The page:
With a new administration coming next year and the inevitable confusion around what will come next, the Quality Payment Program does a nice job of making it much easier for clinicians to embrace those activities that will significantly lower cost and improve quality and ultimately patient health.

Exciting times in healthcare.

Sharing & The Next Generation of Enterprise Software

Salesforce.com runs the CRM system (Customer Relationship Management) for a huge number of companies — at last check more than 150,000. It’s interesting to think of the number of duplicate records that must exist in Salesforce. As an example, there are probably hundreds of vendors that, as we speak, are trying to sell their product into Microsoft. Each of these vendors has a record (or opportunity) titled, “Microsoft” in their instance of Salesforce. In many situations, such as sales to a large software company like Microsoft, this redundancy makes sense. Most of the vendors selling to Microsoft are selling very different products to very different stakeholders within the company. So it's logical to have a different record in Salesforce for each sales opportunity.

But for narrow industries like real estate, this redundancy makes no sense at all. As we speak, there are at least ten brokers trying to rent space on the 11th floor of 600 Park Avenue in New York. If all of these brokers use Salesforce.com as their CRM that means there are ten records for only one sales opportunity. Ten brokers would be entering information on the same opportunity in ten different places. This is silly. But this is the way traditional, silo'ed CRM works.

Real estate brokers would benefit immensely from shared records in Salesforce where they all could view the same profile for the same sales opportunity. The opportunity would include the most up to date information on availability, square footage, price per square foot, etc. This would bring 10x more value to Salesforce's customers.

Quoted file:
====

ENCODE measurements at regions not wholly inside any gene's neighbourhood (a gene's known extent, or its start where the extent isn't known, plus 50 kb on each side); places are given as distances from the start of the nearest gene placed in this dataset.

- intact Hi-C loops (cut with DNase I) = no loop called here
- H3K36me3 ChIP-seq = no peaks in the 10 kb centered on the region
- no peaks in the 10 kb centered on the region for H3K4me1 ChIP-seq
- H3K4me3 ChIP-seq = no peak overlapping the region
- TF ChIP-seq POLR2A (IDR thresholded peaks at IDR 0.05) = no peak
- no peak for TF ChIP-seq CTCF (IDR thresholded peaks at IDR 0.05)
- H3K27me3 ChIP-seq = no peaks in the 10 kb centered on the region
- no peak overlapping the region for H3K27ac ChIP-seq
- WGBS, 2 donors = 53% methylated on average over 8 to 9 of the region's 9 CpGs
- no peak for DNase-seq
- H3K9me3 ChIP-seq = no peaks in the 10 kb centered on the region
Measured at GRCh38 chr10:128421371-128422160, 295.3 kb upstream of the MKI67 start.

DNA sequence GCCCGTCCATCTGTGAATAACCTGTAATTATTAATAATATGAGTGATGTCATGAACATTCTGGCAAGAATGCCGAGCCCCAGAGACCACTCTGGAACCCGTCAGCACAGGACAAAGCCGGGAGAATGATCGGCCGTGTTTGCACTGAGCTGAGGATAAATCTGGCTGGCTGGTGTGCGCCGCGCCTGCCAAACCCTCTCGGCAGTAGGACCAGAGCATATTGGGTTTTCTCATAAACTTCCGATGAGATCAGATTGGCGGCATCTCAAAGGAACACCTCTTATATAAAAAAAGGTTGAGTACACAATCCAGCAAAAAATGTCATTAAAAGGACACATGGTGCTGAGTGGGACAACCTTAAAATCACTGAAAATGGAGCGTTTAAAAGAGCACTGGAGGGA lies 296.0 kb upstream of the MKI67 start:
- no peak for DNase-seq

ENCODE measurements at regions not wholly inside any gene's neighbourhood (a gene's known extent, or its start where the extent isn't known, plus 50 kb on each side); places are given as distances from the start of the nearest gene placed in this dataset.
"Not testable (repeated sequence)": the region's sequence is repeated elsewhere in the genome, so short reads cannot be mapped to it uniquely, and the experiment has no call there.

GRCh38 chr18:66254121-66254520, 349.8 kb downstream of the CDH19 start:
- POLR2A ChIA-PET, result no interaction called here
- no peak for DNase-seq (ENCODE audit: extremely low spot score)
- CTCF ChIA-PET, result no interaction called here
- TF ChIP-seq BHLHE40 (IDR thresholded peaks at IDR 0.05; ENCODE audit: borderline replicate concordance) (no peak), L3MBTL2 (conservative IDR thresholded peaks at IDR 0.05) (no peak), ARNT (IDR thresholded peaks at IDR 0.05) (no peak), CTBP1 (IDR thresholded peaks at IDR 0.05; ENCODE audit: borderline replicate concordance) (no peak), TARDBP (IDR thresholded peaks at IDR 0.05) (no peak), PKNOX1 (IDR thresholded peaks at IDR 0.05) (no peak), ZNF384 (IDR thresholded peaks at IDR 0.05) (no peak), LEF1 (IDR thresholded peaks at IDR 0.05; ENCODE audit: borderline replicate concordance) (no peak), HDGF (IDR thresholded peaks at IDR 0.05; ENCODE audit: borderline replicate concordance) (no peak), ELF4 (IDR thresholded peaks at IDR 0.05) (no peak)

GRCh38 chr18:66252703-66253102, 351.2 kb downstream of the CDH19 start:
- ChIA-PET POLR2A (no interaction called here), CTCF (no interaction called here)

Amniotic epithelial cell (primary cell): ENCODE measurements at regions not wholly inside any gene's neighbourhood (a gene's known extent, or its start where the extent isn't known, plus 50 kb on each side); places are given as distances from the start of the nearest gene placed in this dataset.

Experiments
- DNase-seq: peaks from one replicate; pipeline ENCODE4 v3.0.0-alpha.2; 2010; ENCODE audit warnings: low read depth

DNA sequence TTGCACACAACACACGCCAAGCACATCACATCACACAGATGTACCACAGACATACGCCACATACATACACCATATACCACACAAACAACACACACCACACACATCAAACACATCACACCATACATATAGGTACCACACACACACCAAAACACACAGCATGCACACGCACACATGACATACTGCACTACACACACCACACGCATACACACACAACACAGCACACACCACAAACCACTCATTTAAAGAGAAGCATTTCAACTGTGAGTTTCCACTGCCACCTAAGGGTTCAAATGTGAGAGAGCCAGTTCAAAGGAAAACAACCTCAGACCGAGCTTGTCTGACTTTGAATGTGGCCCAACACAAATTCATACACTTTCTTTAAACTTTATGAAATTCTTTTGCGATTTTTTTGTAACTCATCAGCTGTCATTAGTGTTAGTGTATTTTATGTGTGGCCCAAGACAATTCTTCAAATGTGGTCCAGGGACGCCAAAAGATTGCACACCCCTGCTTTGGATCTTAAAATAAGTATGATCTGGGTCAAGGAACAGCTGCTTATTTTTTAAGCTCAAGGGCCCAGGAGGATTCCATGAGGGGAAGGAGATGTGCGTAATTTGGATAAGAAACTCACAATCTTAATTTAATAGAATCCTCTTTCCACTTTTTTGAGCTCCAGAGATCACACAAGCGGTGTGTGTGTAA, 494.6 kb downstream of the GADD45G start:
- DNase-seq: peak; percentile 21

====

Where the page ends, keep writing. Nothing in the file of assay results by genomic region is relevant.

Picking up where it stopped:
Now consider what's happening in healthcare. The average Medicare patient sees seven providers per year; if the patient has a chronic condition it can be many more than that. These seven providers don’t work together. They’re employed by different organizations, work in different locations and likely use different medical record software. This means that there are seven separate records in seven different places containing seven separate sets of information for only one patient. This isn't just wasteful, it makes it impossible for providers to work together to optimize patient care.

Real estate, healthcare and many other industries need software that doesn't simply get the same job done seven or ten times across disparate organizations but instead brings all of the stakeholders together to use a single, shared record.

Of course there are a number of challenges associated with building this type of networked software -- not the least of which is getting disparate stakeholders to agree to share important information with one another. But I'd guess that a big segment of the next generation of multi-billion enterprise startups will build software around sharing and networks as opposed to silos and features.

A List Of Health Tech Startups